Ts Bii Ndzisgaii, Navajo for “Valley of the Rocks”, might be a slight understatement when defining Monument Valley located near Lake Powell. The imposing presence of these sculptures, ranging in height from 400-1200 feet, redefines the word “rock” as a grain of sand. Fifty million years of painstaking sculpture brought about by natural forces of erosion and shifting earth created the canvas of Monument Valley; however, the painted imagery is beholden to the whims of the fickle sky. The sun and clouds will throw splashes of glowing reds and oranges in one moment, and the next, a subtle shading of rusts, beiges and grays. The silent, ethereal wonder of Monument Valley is the stuff of pictorial legend and represents the very essence of beauty that is the West. The most spectacular way to see the Valley is from an Airplane Tour that departs from Page, Arizona. During this 1.5 hour tour, one will not only experience the amazing views of the Monument’s buttes, but spectacular panoramas of Lake Powell as well.
Sprawled out over portions of southern Utah and Northern Arizona, within the borders of the Navajo Nation, Monument Valley is considered sacred ground to the Navajo peoples, and as such stands protected from the destructive forces of commercialized tourism. US Highway 163 is the only main thoroughfare, slicing its way through Monument Pass. Only one paved, user-friendly path, the 3.2 mile Wildcat Trail, leads to the earthen sculptures. No busy roads overrun with busloads of noisy passersby. Instead, there are just a few rugged, weather-worn dirt roads, sporadic outcroppings of traditional Navajo hogans and some organized tours given by locals, or jeep rentals for those who dare to venture unguided out amongst these giants of the earth.
A visit to this Navajo Nation Tribal Park commands an attitude of respect, both for the land and the people who call this home. The park strictly enforces rules that prevent unguided hiking, rock climbing, and intrusion of the private Navajo residences, just to name a few. From the Visitor Center which sits right atop the Utah/Arizona border, the majority of Monument Valley’s natural artwork lies to its southeast, in Northern Arizona. The seventeen mile dirt road, Valley Pass, winds out around the east and west Mittens, Elephant Butte, Rain God and Spearhead Mesas and the Totem Pole, a 300-foot narrow spire that teeters on the southeastern horizon. Heading north into the Utah portion of the park, the Oljeto and Rock Door Mesas provide solid haven for Goulding, a historic trading post erected by Harry Goulding in 1924. As you continue on US 163, to the northeast, the majestic Eagle and Sentinel Mesas flank the path towards the Big Indian, Castle Rock, and Setting Hen formations.
Monument Valley, first inhabited by the ancient Anasazi peoples thousands of years back, landed on the radar of the American people in the late 1930′s. Mr. Goulding developed the area as a backdrop for motion pictures in an effort to bring income to the Navajo people. Those that watched the movie, “Forest Gump” will recognize this famous backdrop.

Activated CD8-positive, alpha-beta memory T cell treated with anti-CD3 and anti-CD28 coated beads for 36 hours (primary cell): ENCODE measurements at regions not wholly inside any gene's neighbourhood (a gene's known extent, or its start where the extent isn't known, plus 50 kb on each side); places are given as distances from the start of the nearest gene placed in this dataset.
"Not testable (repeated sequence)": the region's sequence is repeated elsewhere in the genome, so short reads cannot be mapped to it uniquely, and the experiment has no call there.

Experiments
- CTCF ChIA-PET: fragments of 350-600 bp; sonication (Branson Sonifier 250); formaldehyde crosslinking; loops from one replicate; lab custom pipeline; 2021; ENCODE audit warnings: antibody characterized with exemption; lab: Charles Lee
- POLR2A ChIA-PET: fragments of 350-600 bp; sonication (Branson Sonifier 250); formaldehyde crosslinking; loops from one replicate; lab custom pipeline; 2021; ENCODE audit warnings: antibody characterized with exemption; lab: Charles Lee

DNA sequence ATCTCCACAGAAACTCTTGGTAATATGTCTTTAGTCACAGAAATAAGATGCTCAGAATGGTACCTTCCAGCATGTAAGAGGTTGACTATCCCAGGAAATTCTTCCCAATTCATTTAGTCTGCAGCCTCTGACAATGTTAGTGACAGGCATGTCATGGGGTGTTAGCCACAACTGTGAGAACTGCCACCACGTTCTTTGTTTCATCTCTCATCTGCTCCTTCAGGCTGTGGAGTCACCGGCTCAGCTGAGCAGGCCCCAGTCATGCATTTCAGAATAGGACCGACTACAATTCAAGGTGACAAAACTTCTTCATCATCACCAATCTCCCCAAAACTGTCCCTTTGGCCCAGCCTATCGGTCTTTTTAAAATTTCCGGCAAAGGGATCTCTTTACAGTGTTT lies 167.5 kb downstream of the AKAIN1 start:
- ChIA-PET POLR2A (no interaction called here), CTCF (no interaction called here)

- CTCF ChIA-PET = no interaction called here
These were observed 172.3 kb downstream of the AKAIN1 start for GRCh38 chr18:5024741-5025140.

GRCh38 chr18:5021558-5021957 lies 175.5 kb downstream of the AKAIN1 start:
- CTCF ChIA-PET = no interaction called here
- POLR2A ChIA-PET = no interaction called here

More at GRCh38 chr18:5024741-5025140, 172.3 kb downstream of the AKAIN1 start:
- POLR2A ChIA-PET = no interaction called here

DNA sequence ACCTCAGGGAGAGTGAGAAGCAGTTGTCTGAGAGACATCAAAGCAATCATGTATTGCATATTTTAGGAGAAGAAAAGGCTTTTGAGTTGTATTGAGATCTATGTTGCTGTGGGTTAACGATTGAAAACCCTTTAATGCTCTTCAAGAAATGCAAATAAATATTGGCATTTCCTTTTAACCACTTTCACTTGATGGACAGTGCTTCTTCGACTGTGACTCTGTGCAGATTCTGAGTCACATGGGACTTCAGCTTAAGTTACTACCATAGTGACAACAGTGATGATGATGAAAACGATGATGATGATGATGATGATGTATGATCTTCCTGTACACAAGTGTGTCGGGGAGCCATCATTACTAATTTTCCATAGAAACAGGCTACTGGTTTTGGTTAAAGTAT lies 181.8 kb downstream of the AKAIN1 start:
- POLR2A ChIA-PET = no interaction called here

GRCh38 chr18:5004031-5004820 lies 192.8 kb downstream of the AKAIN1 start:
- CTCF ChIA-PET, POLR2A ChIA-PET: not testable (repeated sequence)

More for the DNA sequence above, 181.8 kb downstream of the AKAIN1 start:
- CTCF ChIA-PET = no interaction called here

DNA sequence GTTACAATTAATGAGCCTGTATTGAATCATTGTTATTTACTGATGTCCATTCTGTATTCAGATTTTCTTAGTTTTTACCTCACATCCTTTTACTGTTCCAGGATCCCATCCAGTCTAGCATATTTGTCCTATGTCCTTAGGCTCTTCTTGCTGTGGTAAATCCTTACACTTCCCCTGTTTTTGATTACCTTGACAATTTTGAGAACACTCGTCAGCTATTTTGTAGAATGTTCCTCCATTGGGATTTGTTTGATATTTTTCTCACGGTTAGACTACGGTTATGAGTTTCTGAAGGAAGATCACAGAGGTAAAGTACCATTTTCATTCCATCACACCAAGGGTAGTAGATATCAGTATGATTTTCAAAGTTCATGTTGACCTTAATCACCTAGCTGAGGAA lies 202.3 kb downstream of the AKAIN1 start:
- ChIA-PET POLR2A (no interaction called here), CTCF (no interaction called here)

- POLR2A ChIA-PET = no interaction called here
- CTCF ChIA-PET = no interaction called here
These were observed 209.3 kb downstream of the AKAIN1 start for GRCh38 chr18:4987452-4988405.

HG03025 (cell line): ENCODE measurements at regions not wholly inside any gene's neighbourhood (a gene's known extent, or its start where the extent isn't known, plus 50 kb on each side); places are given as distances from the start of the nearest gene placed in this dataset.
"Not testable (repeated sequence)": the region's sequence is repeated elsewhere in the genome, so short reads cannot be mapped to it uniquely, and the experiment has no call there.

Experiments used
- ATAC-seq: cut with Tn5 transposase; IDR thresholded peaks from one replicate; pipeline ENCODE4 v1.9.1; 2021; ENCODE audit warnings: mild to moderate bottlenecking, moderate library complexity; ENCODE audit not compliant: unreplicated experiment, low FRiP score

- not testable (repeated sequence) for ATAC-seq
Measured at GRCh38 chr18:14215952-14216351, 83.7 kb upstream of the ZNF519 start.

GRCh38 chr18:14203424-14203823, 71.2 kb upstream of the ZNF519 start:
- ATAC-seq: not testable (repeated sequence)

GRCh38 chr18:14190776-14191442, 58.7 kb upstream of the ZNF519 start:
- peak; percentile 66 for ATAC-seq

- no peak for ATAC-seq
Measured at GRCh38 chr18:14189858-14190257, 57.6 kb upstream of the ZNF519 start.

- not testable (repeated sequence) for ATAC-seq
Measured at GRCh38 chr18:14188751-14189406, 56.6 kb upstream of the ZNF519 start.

The visits from outsiders, however, have not swayed the proud and ancient traditions of the residents. Those who live in the valley, today, exist without electricity or running water, and continue to earn their living by farming, herding sheep, and creating stunning works of Navajo art using nothing more than the natural resources that surround them. There are very few modern amenities, such as a medical clinic on the north side of Oljeto Mesa, year-round restroom facilities and a restaurant, Haskenneini, at the visitor center which is only open during the summer months. Some roadside vendors dwell near the center, offering exquisite handmade art, clothing, jewelry and food.
The vastly uninhabited wilderness, seemingly empty of flora and fauna, serves as stark contrast to these formations that endlessly reach for the sky. In true desert fashion, water remains elusive, and only the hardiest of desert vegetation take root in the dusty red soil of the valley. Purple sage and yucca sporadically dot the desert floor, with an occasional Juniper tree found thriving along the edges of the valley. Lizards, snakes and scorpions tend to be the only breathing creatures, apart from the Navajo people themselves, along with their livestock and pets.
The combination of sparsely populated desert, striking placement of the earth’s handiwork, and lack of inhabitants, human and nonhuman alike, have created a wilderness cathedral unlike any other. Monument Valley brings you face to face with the forces of creation, and will leave you in a state of wonder.